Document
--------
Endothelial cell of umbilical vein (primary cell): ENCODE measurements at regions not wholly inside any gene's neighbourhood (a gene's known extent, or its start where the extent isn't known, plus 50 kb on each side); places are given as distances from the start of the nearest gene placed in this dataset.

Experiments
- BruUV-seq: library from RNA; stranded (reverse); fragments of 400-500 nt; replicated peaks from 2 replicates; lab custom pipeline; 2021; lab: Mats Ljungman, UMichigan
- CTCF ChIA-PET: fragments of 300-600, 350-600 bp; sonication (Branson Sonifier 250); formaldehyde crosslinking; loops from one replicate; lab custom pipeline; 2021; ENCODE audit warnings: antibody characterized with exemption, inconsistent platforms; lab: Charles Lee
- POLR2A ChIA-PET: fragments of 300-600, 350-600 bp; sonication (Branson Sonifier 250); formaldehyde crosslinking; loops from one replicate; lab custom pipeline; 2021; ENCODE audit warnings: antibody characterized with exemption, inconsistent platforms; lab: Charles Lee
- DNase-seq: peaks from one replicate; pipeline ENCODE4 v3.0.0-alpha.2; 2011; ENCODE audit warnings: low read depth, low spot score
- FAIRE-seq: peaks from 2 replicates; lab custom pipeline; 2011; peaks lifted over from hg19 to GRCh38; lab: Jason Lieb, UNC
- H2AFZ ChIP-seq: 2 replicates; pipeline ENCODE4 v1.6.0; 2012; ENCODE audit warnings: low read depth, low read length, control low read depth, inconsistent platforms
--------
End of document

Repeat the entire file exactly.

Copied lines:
Endothelial cell of umbilical vein (primary cell): ENCODE measurements at regions not wholly inside any gene's neighbourhood (a gene's known extent, or its start where the extent isn't known, plus 50 kb on each side); places are given as distances from the start of the nearest gene placed in this dataset.

Experiments
- BruUV-seq: library from RNA; stranded (reverse); fragments of 400-500 nt; replicated peaks from 2 replicates; lab custom pipeline; 2021; lab: Mats Ljungman, UMichigan
- CTCF ChIA-PET: fragments of 300-600, 350-600 bp; sonication (Branson Sonifier 250); formaldehyde crosslinking; loops from one replicate; lab custom pipeline; 2021; ENCODE audit warnings: antibody characterized with exemption, inconsistent platforms; lab: Charles Lee
- POLR2A ChIA-PET: fragments of 300-600, 350-600 bp; sonication (Branson Sonifier 250); formaldehyde crosslinking; loops from one replicate; lab custom pipeline; 2021; ENCODE audit warnings: antibody characterized with exemption, inconsistent platforms; lab: Charles Lee
- DNase-seq: peaks from one replicate; pipeline ENCODE4 v3.0.0-alpha.2; 2011; ENCODE audit warnings: low read depth, low spot score
- FAIRE-seq: peaks from 2 replicates; lab custom pipeline; 2011; peaks lifted over from hg19 to GRCh38; lab: Jason Lieb, UNC
- H2AFZ ChIP-seq: 2 replicates; pipeline ENCODE4 v1.6.0; 2012; ENCODE audit warnings: low read depth, low read length, control low read depth, inconsistent platforms